Courtesy of The Sunday Morning Herald By Nick O’Malley –
“His body was found by a search and rescue team six days later. Gary was only 45.”
When Gary Van Duinen’s mother learned her son hadn’t come home one night, she went straight to search for him among the poker machines at Dee Why RSL casino club.
Joy recalls being angry, demanding to speak with “someone in authority” and begging them to ban him when he next turned up because he’d blown hundreds of thousands of dollars over the past few years.
But by then, it was too late.
Police believe Gary had commenced a 13-hour pokie-bender before midday the previous day, taking himself through the Collaroy Services Club and Manly Leagues Club before he twice visited Dee Why RSL. He left the club for the last time shortly before 2am.
The last person to see him alive was a cab driver who dropped him near a patch of suburban bushland near Narrabeen Lakes sometime after 5am on Friday, June 1. His body was found by a search and rescue team six days later. He was 45.
“I’m not the carrying on and sobbing type, but I was then,” Sonia recalls.
She received the same response as Joy: under the NSW self-exclusion regime, Gary would have to ban himself. In essence, Sonia would have to convince Gary to have himself excluded.
The Dee Why RSL has been a focal point for the Van Duinens, as it is for so many other locals. They ate and drank and met friends there. They saw bands and danced and celebrated family occasions there. They played the slots (pokies) there.
Looking back now, Sonia says Gary’s habit exploded two years ago when he had two big wins totaling around $60,000 in the space of a one night. He soon lost the money and then set about winning it back. One more big one, he used to think, and he would be able to stop.
A year ago he asked his mom for another substantial loan, which she agreed to on the condition he went to Gamblers Anonymous. She took him to the first meeting herself and then quietly followed him in her car to the second. He did not make the third.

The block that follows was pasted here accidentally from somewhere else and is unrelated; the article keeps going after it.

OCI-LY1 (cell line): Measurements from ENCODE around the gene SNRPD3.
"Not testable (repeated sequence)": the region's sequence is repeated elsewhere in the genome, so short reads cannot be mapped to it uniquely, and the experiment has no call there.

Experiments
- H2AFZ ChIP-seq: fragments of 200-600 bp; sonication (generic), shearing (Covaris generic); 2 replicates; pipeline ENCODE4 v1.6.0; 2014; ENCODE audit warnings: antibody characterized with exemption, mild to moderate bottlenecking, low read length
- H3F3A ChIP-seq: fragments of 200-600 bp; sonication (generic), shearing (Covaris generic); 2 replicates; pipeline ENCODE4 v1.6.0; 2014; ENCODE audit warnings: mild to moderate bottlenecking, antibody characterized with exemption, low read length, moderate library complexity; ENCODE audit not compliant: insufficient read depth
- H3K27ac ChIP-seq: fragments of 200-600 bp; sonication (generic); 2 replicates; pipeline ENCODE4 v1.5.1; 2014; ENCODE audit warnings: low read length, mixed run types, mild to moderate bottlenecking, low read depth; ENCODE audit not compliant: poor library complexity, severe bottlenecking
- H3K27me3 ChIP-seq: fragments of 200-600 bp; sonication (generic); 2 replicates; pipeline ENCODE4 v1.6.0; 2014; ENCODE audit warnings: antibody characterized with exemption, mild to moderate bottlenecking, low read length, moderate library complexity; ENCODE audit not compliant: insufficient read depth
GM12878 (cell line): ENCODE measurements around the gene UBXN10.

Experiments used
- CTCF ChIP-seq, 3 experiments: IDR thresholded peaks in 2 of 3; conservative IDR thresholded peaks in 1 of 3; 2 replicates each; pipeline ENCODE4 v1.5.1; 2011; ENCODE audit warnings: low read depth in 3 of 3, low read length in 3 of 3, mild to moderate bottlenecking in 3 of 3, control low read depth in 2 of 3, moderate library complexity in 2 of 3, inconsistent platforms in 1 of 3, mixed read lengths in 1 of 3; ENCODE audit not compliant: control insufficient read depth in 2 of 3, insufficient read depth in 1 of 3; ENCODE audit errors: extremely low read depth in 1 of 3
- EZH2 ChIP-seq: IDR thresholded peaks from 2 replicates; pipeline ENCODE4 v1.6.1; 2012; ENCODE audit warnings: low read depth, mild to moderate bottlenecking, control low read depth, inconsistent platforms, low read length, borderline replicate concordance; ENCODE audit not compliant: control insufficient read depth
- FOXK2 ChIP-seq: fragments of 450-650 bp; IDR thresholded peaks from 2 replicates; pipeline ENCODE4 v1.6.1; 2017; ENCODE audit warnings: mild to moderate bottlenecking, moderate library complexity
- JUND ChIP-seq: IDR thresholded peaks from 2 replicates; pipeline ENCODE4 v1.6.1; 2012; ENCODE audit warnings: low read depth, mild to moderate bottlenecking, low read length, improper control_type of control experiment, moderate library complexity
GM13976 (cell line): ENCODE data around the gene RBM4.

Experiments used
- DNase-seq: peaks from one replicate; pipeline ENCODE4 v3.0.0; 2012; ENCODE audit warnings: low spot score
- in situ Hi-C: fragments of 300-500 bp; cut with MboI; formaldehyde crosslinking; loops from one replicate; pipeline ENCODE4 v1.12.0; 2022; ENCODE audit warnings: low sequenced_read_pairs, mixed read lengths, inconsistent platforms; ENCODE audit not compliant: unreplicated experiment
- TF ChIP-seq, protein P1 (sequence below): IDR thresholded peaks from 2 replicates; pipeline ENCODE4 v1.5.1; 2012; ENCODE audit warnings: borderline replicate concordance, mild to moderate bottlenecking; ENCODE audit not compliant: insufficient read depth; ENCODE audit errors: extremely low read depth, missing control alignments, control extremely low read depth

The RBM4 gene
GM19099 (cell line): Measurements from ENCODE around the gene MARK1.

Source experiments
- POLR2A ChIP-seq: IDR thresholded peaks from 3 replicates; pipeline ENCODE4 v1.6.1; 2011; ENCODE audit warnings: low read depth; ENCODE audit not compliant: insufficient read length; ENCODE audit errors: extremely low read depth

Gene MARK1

“I’m not like those other hobos,” he told Joy. “You’re exactly like them,” she told him. “You just haven’t lost everything yet.”
By early May this year, Gary’s whole life revolved around the slots (pokies). He even stopped seeing friends who did not gamble. Sonia left him, saying she’d be back when he gave her control of the family’s finances.
“I just thought I could shock him into it, the thought of losing his family,” she explains.
He tearfully confided to sister Tracey on May 13 that his marriage had collapsed, he had no money for fuel or groceries, and because he couldn’t pay for materials or wages, he couldn’t work. Friends rallied and Joy paid enough of Gary’s bills for him to get back to work.
He seemed to be getting his life together, and when he agreed to hand over the family’s finances to Sonia, she said she’d move back home. She arranged to do that on Friday, June 1. Going through his bank statements, his family discovered that in the lead-up to his death, Gary had spent the deposits paid to him for three jobs on a series of gambling benders. On Thursday the 24th he hit Dee Why RSL, the Star casino, and three other venues. Around $60,000 went through his bank accounts in May.
He took his son Jack to dinner with his parents on Monday the 28th, seemingly in fine spirits. The following night he won $6500 at the Parkway Hotel, but according to Jack, he gave $2500 away to a stranger playing the machines nearby.
“By the time he died, there were only debts left.”
Joy is left in anger as much as she is in grief. She is angry that the Dee Why RSL club did nothing to help her son stop gambling, but also that it appeared to encourage and enable his habit.
It made him a member of its “Ambassador” program for big spenders, allowing him access to a special car park and red carpet entrance, sidestepping the sign-in process at the front door. He accumulated loyalty points for his heavy gambling expenditures, which he spent on drinks that staff brought to him at the machines.
When he wanted cigarettes a staff member would leave the club to buy him his preferred brand at a nearby shop and deliver them to him at the machine.